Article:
Sugar metabolism and Alzheimer's disease: A New Link
What is Alzheimer's disease?
Alzheimer's disease is a progressive brain disorder that affects memory, thinking and behavior. It is the most common cause of dementia, affecting more than 50 million people worldwide.
What are the causes of Alzheimer's Disease?
The exact causes of Alzheimer's disease are still unknown, but researchers have identified some risk factors, such as age, genetics, lifestyle and environmental factors.
One of these factors is sugar metabolism, or how the body breaks down and uses glucose, the main source of energy for the brain. Glucose metabolism is impaired in Alzheimer's disease, leading to lower levels of glucose in the brain. This may affect the brain's ability to function properly and may contribute to the accumulation of amyloid-beta plaques, one of the hallmarks of Alzheimer's disease.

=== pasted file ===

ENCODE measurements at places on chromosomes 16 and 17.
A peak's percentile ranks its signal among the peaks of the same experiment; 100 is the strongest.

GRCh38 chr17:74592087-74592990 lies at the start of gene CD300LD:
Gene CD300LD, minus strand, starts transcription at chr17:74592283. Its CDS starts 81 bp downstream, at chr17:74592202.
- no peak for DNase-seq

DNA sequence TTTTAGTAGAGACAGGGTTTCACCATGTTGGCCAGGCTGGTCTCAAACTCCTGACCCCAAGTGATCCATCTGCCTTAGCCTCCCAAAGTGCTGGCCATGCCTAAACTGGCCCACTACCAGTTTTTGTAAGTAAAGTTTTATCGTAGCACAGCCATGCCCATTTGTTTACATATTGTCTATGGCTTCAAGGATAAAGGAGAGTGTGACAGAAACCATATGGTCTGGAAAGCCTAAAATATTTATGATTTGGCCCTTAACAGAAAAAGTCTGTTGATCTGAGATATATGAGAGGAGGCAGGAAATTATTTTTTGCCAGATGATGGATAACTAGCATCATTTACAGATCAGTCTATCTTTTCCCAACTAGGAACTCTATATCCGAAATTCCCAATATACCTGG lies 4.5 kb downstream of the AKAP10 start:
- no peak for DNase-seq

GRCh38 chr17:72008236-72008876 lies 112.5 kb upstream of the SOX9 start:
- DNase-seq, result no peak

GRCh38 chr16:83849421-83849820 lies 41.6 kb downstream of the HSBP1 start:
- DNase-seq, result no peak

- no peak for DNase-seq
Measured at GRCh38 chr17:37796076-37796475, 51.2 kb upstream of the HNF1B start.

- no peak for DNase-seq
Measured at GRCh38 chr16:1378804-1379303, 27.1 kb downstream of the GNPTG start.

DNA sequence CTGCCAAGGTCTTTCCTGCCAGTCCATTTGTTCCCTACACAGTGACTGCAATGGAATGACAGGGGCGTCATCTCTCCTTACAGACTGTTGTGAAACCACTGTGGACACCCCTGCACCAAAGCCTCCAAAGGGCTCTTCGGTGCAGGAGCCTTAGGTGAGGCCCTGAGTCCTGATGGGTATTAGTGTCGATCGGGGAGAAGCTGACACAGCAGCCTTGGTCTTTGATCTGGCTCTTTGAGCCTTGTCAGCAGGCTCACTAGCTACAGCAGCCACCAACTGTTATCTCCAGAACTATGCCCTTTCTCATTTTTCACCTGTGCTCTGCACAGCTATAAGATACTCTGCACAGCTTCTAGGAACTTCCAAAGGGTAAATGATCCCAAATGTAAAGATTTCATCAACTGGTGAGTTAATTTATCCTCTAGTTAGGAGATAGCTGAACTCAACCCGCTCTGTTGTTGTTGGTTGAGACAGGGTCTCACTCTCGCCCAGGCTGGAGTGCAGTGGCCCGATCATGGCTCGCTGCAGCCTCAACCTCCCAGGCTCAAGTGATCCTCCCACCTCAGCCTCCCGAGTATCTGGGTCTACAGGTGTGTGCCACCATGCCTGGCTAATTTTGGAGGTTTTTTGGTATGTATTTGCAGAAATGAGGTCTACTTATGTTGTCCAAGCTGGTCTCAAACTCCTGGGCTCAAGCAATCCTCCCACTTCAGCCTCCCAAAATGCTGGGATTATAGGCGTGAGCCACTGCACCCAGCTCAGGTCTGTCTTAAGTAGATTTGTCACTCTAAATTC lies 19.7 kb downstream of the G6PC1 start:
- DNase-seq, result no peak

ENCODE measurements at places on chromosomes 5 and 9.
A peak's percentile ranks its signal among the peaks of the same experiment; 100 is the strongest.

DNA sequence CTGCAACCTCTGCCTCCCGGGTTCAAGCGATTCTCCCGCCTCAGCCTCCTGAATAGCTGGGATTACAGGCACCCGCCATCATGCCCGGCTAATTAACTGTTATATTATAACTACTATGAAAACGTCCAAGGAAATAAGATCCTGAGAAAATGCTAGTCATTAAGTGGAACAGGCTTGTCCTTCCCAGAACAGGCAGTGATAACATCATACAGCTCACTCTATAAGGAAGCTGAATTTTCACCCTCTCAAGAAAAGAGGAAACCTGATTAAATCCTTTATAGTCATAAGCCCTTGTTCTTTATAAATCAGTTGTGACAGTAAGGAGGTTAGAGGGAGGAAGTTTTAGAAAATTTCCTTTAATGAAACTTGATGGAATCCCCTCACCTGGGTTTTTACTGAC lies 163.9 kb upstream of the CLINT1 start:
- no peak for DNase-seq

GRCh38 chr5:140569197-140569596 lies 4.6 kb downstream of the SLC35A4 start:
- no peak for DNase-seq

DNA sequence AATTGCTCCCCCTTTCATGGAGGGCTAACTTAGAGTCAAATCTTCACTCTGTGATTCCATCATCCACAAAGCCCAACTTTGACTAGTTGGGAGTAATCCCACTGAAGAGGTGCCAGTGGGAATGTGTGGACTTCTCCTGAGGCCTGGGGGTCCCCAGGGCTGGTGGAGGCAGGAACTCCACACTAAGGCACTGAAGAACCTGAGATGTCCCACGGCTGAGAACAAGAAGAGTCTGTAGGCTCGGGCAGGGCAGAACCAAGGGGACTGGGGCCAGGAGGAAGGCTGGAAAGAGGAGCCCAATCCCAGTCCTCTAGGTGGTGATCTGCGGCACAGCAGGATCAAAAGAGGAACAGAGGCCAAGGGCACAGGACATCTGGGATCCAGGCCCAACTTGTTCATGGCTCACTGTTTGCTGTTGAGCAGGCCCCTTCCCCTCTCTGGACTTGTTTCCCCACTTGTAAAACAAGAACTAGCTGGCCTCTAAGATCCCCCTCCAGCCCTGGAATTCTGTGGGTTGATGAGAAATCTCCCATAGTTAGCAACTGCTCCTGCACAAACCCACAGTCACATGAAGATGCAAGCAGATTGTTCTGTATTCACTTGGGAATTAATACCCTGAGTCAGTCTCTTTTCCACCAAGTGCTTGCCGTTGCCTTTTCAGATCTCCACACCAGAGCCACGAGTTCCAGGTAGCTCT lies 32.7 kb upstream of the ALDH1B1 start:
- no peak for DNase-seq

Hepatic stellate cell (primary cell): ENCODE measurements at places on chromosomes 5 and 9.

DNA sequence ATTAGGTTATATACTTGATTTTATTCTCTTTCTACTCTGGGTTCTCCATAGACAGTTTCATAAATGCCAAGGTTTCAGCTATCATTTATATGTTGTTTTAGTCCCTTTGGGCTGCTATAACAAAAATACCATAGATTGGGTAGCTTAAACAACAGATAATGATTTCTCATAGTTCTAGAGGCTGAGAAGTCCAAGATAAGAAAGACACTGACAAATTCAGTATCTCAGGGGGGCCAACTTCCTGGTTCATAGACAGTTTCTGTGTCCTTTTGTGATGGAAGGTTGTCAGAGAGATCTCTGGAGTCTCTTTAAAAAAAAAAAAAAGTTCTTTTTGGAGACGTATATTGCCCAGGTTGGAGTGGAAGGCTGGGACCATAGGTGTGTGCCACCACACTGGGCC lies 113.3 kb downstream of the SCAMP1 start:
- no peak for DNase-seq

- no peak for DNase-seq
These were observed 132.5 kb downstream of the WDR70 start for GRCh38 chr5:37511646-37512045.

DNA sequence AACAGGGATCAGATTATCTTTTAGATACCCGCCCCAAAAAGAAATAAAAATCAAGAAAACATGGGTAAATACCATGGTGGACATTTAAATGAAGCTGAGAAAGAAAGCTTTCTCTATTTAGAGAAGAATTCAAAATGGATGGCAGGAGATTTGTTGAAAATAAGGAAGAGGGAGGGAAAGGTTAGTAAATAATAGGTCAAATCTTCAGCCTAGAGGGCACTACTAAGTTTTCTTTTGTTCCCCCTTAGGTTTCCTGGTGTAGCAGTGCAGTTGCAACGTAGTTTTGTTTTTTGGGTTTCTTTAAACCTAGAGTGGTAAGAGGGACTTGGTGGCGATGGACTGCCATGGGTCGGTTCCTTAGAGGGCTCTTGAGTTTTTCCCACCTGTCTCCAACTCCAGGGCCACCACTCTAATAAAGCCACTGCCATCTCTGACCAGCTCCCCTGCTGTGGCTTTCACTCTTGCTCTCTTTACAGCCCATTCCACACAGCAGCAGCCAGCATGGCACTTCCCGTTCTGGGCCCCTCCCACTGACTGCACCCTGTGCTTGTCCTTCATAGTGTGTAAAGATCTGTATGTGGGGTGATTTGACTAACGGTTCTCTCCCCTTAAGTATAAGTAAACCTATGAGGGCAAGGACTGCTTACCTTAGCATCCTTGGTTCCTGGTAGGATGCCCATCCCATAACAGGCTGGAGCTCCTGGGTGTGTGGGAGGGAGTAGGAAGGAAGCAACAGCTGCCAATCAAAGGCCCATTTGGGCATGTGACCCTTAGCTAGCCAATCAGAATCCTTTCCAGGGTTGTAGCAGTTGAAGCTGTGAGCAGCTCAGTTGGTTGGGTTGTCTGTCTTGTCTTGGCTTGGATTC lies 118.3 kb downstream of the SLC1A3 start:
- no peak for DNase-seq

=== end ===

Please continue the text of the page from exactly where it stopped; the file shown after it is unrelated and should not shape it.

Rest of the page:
A new study by researchers from the University of California San Diego School of Medicine and the Veterans Affairs San Diego Healthcare System has revealed a novel mechanism that links sugar metabolism and Alzheimer's disease. The study, published in the journal Proceedings of the National Academy of Sciences, shows that a protein called SGLT2, which is involved in glucose transport in the kidneys, is also expressed in the brain and regulates glucose levels in the cerebrospinal fluid.
The researchers found that SGLT2 levels were increased in the brains of mice and humans with Alzheimer's disease, compared to healthy controls. They also found that blocking SGLT2 with a drug called dapagliflozin, which is used to treat type 2 diabetes, reduced amyloid-beta plaque formation and improved cognitive performance in mice with Alzheimer's disease.
The study suggests that SGLT2 may be a potential target for preventing or treating Alzheimer's disease by modulating glucose metabolism in the brain. The researchers hope that their findings will pave the way for further studies to test the safety and efficacy of SGLT2 inhibitors in humans with Alzheimer's disease.